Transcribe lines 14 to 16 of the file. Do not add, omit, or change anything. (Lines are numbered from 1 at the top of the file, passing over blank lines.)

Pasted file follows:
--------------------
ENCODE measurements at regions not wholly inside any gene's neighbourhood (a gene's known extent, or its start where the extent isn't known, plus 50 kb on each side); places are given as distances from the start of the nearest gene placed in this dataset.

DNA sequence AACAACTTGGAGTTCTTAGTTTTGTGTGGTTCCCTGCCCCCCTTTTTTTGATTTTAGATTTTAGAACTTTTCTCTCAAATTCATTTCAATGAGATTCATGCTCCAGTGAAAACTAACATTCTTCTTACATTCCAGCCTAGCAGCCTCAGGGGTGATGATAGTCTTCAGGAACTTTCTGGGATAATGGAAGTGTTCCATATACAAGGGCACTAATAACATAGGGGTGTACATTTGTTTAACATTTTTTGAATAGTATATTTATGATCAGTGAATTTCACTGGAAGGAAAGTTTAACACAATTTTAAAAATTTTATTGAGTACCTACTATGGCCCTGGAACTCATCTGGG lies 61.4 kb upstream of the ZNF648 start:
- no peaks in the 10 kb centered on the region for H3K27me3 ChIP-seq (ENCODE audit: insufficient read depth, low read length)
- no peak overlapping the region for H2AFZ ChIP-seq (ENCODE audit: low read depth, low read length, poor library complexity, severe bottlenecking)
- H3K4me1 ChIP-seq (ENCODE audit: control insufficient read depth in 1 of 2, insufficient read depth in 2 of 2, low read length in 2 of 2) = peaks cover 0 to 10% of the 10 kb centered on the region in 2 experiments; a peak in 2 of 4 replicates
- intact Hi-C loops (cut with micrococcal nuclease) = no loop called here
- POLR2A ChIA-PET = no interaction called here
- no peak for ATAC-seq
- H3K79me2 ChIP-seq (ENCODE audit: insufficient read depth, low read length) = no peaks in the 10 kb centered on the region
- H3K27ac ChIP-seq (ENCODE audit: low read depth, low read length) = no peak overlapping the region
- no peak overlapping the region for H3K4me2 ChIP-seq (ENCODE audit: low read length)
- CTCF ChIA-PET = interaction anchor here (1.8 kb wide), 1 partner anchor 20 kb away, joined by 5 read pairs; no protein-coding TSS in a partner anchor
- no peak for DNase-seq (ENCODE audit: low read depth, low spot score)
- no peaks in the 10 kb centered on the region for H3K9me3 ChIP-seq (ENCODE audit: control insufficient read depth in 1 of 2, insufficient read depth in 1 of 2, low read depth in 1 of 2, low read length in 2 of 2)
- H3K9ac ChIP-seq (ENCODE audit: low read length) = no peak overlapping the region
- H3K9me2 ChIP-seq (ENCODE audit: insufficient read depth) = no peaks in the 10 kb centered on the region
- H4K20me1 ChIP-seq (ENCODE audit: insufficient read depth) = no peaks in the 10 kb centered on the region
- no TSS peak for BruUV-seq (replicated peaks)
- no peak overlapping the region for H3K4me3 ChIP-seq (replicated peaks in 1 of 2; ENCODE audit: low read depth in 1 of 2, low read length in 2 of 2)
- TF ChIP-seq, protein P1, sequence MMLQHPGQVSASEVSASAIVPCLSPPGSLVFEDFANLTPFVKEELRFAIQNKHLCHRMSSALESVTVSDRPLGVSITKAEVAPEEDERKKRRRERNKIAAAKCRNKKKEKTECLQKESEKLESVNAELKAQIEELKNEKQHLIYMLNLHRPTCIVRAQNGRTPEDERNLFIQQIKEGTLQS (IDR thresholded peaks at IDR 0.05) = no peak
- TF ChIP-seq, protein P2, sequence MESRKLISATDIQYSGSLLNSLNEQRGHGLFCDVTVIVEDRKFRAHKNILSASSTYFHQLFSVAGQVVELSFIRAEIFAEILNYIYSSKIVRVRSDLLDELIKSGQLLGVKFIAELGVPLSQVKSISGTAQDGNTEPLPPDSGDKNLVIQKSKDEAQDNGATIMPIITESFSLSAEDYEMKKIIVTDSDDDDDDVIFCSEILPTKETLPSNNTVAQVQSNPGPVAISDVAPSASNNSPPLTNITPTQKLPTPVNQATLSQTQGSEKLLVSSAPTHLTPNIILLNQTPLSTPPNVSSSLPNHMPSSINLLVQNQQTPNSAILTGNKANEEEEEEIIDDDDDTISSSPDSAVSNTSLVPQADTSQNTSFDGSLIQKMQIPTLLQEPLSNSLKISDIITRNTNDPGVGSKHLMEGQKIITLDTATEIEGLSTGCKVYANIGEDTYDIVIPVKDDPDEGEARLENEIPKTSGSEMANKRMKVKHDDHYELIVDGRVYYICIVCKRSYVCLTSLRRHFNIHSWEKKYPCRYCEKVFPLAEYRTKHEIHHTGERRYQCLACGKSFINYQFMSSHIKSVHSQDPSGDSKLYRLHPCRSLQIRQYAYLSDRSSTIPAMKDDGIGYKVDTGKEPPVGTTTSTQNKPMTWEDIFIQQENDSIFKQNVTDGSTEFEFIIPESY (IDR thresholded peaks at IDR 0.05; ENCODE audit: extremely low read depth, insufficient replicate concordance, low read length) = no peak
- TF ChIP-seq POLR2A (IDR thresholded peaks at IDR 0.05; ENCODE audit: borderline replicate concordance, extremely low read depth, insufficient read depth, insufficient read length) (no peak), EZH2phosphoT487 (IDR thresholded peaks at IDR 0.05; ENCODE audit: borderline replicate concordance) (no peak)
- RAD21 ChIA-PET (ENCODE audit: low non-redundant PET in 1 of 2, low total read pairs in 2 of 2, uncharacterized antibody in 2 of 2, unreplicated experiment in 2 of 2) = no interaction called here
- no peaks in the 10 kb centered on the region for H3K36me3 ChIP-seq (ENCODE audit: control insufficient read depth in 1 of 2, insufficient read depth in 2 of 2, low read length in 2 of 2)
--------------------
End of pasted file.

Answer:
- no peaks in the 10 kb centered on the region for H3K9me3 ChIP-seq (ENCODE audit: control insufficient read depth in 1 of 2, insufficient read depth in 1 of 2, low read depth in 1 of 2, low read length in 2 of 2)
- H3K9ac ChIP-seq (ENCODE audit: low read length) = no peak overlapping the region
- H3K9me2 ChIP-seq (ENCODE audit: insufficient read depth) = no peaks in the 10 kb centered on the region